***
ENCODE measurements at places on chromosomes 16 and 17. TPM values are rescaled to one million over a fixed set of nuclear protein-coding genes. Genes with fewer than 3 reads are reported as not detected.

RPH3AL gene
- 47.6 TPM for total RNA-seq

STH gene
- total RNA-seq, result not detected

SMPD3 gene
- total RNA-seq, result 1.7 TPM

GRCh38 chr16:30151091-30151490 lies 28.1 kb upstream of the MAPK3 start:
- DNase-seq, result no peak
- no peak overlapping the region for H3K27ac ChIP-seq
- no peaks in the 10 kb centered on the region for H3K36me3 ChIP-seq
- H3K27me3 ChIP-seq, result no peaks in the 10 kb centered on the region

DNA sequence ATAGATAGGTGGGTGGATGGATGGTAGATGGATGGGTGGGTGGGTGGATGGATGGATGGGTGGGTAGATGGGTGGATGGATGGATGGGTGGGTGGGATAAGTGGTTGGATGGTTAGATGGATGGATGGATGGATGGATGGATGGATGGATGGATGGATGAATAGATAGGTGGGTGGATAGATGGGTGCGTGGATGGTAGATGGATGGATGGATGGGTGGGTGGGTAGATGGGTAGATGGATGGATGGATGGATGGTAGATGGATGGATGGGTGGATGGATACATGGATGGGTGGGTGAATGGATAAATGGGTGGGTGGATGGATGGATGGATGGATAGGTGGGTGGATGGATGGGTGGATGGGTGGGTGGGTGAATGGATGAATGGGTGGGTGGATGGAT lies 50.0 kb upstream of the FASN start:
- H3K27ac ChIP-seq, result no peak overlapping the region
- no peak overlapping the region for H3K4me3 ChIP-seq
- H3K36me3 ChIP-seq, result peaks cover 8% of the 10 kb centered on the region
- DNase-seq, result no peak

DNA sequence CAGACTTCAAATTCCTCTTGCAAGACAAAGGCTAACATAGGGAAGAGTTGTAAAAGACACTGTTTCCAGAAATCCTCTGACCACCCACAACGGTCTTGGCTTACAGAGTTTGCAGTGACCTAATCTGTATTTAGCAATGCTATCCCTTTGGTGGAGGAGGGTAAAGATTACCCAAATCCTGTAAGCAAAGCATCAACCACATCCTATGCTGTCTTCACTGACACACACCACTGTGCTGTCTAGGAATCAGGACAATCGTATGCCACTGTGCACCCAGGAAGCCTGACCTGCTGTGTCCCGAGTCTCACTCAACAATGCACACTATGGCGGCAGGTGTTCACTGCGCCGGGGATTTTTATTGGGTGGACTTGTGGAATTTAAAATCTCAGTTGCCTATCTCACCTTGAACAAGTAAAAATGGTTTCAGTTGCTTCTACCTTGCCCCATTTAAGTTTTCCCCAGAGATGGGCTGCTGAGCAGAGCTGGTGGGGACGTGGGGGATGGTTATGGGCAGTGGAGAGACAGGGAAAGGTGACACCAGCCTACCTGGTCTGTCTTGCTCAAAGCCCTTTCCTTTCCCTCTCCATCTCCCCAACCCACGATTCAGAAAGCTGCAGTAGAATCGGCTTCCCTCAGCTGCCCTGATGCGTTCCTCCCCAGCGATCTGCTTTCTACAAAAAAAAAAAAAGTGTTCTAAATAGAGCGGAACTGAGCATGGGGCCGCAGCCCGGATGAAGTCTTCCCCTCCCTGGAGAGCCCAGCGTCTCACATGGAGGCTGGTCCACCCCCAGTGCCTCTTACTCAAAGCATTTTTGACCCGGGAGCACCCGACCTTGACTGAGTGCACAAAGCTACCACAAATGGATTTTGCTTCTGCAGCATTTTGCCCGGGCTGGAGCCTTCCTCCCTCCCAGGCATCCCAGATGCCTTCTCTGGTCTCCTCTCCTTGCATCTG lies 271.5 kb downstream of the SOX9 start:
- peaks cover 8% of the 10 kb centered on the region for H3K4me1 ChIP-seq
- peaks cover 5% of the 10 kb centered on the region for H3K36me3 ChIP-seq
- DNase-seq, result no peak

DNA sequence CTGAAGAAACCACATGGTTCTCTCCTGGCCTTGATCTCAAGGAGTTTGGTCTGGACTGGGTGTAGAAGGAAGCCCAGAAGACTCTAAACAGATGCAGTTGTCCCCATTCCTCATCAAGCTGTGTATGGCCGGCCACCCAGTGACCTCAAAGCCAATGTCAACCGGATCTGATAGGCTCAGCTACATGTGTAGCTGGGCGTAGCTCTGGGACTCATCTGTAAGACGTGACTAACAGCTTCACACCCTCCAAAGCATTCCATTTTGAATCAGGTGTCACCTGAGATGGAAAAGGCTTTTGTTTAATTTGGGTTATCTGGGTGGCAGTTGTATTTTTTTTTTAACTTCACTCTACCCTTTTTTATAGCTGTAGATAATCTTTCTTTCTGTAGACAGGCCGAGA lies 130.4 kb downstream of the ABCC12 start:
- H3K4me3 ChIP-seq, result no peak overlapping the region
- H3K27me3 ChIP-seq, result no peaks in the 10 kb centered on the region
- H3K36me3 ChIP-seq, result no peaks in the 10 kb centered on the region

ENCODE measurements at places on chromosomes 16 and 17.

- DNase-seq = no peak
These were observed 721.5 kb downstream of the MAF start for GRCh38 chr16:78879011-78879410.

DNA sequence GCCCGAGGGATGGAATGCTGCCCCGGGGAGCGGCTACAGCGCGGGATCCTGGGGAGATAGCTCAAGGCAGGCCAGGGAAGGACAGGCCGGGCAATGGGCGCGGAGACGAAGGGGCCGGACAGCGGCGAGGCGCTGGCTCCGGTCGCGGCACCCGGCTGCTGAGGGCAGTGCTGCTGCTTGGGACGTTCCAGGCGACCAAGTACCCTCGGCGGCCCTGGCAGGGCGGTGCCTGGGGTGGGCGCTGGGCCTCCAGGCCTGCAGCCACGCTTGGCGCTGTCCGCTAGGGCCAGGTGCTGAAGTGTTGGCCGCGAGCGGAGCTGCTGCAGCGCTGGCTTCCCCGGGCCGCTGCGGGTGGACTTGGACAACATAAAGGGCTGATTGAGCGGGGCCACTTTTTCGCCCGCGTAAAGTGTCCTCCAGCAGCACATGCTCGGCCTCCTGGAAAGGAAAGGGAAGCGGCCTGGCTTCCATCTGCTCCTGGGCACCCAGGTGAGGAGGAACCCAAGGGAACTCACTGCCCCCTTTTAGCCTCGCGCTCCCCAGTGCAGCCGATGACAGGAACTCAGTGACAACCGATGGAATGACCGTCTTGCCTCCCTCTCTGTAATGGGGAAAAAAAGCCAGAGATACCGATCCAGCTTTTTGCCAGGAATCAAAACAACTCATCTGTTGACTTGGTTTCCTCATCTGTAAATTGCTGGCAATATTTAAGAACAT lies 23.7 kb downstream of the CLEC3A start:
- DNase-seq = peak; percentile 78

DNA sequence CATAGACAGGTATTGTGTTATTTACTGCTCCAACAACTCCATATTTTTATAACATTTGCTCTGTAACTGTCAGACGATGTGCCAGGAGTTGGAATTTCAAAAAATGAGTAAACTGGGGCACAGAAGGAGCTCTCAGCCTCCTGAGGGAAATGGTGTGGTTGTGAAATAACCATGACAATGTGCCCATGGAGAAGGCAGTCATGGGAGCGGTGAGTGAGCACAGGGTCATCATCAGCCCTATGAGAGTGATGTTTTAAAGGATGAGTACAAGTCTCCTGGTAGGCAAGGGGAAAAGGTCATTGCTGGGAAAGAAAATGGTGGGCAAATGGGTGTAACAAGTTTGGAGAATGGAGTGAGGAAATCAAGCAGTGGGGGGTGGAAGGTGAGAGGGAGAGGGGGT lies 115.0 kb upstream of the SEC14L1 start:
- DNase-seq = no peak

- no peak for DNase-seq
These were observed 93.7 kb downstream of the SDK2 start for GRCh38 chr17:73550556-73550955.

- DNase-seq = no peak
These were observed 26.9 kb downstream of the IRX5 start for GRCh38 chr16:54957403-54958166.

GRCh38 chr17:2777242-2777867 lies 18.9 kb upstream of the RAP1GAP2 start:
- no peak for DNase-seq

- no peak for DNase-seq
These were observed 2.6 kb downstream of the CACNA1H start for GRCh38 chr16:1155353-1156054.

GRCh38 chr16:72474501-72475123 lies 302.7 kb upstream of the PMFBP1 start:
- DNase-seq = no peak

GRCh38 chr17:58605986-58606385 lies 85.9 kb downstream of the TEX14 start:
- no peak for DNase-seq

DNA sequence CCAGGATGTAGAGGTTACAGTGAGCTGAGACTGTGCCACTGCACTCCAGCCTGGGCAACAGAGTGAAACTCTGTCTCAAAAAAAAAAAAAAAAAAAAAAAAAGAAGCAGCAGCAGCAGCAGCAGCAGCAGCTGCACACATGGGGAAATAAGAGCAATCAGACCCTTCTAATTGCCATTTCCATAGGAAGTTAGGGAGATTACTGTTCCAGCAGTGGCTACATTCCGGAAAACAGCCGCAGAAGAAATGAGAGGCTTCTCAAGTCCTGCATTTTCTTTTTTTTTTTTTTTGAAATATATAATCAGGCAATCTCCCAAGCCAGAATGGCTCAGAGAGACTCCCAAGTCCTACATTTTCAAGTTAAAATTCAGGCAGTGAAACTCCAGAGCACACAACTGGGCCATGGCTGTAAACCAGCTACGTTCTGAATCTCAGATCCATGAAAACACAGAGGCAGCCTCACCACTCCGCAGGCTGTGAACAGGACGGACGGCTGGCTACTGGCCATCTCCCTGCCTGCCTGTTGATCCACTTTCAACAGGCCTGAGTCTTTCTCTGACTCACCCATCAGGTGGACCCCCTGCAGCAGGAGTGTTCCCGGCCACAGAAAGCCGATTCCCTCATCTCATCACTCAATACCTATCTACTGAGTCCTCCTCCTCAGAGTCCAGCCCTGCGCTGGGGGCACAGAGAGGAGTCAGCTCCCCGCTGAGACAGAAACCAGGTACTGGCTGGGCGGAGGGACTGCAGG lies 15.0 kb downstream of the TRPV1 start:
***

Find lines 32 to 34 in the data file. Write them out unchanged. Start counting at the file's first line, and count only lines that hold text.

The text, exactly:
- DNase-seq = no peak

- no peak for DNase-seq
These were observed 93.7 kb downstream of the SDK2 start for GRCh38 chr17:73550556-73550955.